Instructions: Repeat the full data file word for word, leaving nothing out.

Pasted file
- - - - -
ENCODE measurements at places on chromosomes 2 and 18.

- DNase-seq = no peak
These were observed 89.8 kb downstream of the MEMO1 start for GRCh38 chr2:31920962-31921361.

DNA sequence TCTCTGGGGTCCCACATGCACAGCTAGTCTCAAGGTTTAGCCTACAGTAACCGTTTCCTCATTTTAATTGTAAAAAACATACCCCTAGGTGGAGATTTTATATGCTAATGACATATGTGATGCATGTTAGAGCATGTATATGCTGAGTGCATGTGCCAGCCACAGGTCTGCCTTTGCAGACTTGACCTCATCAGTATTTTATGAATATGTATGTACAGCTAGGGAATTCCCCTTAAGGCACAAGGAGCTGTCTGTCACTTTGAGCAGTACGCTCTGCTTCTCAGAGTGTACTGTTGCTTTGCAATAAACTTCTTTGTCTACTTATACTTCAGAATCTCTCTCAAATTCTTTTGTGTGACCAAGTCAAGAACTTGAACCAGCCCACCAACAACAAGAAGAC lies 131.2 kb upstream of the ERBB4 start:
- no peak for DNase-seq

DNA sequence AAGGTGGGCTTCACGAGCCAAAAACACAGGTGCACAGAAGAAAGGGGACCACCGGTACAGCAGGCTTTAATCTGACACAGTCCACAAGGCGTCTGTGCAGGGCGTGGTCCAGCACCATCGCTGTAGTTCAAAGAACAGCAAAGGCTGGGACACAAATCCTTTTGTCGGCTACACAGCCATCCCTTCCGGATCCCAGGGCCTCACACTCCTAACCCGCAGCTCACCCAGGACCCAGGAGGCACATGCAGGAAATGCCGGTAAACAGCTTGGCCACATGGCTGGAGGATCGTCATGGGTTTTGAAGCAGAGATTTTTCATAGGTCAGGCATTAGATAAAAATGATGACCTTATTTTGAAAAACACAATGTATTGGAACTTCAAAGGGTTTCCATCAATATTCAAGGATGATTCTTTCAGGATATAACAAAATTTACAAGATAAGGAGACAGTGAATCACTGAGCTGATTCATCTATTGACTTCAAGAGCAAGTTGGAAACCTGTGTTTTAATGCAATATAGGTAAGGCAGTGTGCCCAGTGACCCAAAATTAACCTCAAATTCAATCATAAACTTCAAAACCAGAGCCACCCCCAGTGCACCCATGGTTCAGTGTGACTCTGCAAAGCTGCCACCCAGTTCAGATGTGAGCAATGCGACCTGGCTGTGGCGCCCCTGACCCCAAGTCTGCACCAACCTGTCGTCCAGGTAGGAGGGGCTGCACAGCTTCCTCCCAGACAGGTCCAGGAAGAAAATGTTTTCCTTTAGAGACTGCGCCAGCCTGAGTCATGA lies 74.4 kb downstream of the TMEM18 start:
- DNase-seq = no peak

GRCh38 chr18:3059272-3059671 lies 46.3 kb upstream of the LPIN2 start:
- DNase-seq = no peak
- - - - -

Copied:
ENCODE measurements at places on chromosomes 2 and 18.

- DNase-seq = no peak
These were observed 89.8 kb downstream of the MEMO1 start for GRCh38 chr2:31920962-31921361.

DNA sequence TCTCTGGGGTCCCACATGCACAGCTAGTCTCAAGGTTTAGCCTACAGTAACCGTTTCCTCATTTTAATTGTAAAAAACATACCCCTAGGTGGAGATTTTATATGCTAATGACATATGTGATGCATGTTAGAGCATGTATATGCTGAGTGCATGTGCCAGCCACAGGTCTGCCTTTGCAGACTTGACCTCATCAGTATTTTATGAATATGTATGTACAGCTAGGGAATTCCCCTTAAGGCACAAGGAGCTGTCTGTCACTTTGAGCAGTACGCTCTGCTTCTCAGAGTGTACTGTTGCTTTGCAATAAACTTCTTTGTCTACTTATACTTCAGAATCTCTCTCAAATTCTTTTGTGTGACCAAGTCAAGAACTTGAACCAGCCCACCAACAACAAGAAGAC lies 131.2 kb upstream of the ERBB4 start:
- no peak for DNase-seq

DNA sequence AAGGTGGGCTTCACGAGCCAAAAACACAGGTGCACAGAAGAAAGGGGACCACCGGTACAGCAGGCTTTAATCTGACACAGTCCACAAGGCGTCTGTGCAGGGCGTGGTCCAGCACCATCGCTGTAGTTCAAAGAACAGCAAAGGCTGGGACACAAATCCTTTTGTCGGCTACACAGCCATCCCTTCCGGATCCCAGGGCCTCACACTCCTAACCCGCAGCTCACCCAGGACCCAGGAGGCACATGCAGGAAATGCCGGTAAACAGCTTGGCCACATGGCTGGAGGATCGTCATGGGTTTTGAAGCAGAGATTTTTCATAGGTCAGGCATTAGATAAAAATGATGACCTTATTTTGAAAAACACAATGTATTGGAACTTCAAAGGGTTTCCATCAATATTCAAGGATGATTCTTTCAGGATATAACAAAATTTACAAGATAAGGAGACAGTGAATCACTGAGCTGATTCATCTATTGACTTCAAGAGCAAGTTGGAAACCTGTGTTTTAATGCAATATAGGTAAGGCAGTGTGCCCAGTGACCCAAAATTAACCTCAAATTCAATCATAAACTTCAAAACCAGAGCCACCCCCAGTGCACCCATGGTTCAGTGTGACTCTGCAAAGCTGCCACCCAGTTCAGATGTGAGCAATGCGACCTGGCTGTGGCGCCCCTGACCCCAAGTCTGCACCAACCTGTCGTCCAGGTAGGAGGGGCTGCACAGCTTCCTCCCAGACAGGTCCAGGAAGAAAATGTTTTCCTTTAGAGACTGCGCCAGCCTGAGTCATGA lies 74.4 kb downstream of the TMEM18 start:
- DNase-seq = no peak

GRCh38 chr18:3059272-3059671 lies 46.3 kb upstream of the LPIN2 start:
- DNase-seq = no peak